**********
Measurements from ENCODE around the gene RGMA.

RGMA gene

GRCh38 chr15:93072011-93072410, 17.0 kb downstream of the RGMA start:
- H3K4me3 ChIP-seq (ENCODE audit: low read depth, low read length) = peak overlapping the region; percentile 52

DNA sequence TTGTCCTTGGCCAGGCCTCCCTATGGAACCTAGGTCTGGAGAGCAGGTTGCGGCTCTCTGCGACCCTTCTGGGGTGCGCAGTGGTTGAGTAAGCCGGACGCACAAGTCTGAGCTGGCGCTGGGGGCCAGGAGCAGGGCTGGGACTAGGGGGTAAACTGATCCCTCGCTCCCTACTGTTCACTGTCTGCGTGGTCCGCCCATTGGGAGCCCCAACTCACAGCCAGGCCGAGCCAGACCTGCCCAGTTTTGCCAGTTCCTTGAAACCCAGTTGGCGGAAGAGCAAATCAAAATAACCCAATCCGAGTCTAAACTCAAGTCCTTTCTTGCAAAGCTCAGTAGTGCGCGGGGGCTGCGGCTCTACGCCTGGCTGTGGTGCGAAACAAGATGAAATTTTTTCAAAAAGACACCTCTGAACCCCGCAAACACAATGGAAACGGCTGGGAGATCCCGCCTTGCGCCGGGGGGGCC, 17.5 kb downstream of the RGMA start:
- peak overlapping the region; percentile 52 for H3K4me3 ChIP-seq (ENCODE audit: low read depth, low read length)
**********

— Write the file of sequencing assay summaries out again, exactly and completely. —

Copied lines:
Measurements from ENCODE around the gene RGMA.

RGMA gene

GRCh38 chr15:93072011-93072410, 17.0 kb downstream of the RGMA start:
- H3K4me3 ChIP-seq (ENCODE audit: low read depth, low read length) = peak overlapping the region; percentile 52

DNA sequence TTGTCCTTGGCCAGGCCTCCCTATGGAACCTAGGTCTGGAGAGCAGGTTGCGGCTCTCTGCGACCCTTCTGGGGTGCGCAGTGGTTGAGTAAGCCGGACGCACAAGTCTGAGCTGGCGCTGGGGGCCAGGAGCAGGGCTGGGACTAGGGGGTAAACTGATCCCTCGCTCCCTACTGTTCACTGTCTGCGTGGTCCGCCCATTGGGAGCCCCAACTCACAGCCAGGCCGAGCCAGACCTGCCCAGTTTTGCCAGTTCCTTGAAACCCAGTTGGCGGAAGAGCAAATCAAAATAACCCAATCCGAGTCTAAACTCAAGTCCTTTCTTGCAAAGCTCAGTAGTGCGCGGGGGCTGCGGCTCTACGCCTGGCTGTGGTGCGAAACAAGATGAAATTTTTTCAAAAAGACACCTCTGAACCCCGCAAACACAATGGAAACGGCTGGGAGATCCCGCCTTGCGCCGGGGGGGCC, 17.5 kb downstream of the RGMA start:
- peak overlapping the region; percentile 52 for H3K4me3 ChIP-seq (ENCODE audit: low read depth, low read length)